Israel's First Moon Mission to Take Off Today From Florida

Israel's First Moon Mission to Take Off Today From Florida

Israel's First Moon Mission to Take Off Today From Florida

A Falcon 9 rocket carrying an Israeli rover is expected to reach the moon sometime in April.

SpaceIL officials have said they hope Beresheet will help inspire Israel's defence-focused space programme to pursue more science-oriented missions. Additionally, onboard shall be an experimental navy satellite tv for pc referred to like the S5, which SpaceX will launch for the U.S. Air Pressure Analysis Laboratory.

The Israeli craft was placed in Earth orbit, from where it will use its own engine to undertake a seven-week trip to reach the Moon and touch down on April 11 in a large plain.

Previously, Russia (as the Soviet Union) and the United States have landed on the moon. The spacecraft is carrying a Hebrew Bible inscribed with nanotechnology on a small metal circle the size of a NIS 5 coin, and a time capsule with Israel's Declaration of Independence and national anthem, the memories of a Holocaust survivor, children's drawings of space and the moon, the Traveler's Prayer and a note from the late president Shimon Peres.

The 1,290-pound (585 kg), dishwasher-sized lander was built by Israeli nonprofit space venture SpaceIL and state-owned defence contractor Israel Aerospace Industries (IAI) with $100 million (roughly Rs. 710 crores) furnished nearly entirely by private donors.

Americans are the only ones to have walked on the lunar surface, but have not been there since 1972.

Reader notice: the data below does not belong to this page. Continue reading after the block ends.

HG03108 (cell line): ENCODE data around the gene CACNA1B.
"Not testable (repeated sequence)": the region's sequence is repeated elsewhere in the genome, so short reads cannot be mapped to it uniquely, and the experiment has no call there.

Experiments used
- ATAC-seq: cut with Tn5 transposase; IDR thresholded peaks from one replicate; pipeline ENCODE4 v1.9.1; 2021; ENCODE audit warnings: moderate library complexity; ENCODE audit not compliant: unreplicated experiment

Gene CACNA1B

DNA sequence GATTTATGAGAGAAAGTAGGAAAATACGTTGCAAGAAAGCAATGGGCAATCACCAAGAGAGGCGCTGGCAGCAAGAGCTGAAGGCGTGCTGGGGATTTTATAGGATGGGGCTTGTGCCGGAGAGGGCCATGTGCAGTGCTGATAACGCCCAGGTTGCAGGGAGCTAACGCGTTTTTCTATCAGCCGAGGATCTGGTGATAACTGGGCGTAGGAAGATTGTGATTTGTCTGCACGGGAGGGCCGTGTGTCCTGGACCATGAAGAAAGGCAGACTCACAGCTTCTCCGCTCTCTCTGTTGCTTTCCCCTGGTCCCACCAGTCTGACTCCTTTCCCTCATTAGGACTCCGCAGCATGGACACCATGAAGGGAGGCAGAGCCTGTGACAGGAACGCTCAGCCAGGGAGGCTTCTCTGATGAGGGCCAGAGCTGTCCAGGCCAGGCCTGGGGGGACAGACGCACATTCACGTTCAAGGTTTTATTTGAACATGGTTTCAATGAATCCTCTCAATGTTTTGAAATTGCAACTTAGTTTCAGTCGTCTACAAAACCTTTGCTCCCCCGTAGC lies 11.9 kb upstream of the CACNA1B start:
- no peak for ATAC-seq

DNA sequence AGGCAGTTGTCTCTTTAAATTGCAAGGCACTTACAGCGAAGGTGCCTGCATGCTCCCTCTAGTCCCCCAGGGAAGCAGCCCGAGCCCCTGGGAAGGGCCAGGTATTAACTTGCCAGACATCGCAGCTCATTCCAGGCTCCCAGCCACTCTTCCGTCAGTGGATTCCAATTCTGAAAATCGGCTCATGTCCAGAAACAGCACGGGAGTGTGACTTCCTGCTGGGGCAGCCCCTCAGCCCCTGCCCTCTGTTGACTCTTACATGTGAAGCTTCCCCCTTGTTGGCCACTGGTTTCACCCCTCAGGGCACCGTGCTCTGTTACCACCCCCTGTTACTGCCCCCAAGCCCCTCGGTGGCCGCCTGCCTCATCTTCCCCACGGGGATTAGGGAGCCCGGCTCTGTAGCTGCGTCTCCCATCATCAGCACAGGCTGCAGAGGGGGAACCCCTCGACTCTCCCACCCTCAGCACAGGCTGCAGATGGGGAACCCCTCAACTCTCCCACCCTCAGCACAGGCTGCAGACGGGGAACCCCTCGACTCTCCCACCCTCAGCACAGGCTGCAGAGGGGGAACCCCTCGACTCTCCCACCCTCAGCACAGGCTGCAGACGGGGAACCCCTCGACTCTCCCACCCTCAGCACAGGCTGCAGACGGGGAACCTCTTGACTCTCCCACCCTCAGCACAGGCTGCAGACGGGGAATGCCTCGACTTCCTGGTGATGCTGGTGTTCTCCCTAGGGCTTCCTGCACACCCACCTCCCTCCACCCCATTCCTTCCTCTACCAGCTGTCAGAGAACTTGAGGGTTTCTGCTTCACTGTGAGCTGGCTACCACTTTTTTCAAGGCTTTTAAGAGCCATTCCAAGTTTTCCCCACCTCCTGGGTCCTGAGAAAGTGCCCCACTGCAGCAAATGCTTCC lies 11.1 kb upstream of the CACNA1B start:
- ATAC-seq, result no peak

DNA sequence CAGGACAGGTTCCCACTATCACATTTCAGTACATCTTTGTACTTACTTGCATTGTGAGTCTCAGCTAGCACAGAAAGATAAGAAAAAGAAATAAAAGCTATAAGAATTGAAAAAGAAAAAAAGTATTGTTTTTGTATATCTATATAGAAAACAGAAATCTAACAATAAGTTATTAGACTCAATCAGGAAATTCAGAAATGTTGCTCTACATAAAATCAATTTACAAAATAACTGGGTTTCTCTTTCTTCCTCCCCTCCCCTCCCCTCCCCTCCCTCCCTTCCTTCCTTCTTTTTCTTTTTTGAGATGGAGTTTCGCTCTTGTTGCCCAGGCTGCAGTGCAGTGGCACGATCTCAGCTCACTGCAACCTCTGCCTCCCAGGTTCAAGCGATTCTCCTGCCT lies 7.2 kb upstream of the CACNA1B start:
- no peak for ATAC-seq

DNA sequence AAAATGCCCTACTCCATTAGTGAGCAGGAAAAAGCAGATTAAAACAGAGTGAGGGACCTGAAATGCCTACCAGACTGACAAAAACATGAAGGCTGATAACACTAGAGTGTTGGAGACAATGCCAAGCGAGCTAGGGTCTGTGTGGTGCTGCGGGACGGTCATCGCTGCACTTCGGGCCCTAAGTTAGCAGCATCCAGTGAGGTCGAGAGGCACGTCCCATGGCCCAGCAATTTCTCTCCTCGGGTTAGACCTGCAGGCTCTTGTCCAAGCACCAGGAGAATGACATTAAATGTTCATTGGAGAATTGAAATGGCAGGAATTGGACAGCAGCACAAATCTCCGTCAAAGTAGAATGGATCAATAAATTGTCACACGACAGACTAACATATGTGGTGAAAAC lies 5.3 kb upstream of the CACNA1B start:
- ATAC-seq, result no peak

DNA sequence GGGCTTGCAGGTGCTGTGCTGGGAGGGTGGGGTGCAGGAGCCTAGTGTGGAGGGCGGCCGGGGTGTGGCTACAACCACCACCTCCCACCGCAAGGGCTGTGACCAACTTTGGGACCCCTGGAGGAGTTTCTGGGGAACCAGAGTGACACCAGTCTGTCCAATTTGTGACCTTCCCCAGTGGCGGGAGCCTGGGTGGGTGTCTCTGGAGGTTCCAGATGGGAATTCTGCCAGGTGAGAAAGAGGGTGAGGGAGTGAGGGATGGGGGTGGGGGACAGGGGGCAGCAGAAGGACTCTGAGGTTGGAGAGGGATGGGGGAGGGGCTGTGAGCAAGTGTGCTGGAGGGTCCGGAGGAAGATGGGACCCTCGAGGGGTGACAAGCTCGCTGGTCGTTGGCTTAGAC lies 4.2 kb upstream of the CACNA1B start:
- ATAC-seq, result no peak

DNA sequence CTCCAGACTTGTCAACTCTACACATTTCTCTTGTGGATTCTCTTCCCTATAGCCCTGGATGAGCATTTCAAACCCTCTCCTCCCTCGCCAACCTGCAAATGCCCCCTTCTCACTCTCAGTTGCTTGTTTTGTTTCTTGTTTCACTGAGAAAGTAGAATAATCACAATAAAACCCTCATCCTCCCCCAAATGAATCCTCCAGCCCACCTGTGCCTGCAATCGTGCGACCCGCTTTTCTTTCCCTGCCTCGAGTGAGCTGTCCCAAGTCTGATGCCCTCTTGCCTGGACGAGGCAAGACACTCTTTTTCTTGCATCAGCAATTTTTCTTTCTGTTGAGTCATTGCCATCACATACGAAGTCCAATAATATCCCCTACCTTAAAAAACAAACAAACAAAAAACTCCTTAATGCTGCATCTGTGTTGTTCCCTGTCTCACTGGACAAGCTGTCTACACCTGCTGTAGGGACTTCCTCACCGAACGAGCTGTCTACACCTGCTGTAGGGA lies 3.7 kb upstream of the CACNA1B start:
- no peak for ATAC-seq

About a half-hour after launching, the lunar lander will separate from the SpaceX rocket at a little more than 37,282 miles above Earth's surface and start a two-month journey to the Moon.

Technically, it is far from a trivial mission. It was developed and constructed at a cost of only $100 million. The agreement made it possible to reduce the risks to the spacecraft on its way to the moon.

SpaceIL was the only Israeli contestant in the global Google LunarX PRIZE competition, which offered participants a chance to win $20 million by landing an unmanned spacecraft on the moon. So did NASA Administrator Jim Bridenstine, who called it "a historic step for all nations and commercial space as we look to extend our collaborations beyond low-Earth orbit and on to the moon". The data may provide information about the moon's iron core.

In an effort to preserve important human knowledge, Beresheet is also installed with a time capsule meant to serve as a backup for human civilization in a safe location off our planet.

As seen from the launch site, the distant glow of the returning booster rocket was visible in the sky just as the moon appeared over the horizon.

SpaceIL has no plans for future explorations of its own beyond Beresheet and "will not continue after this mission", Harel said.

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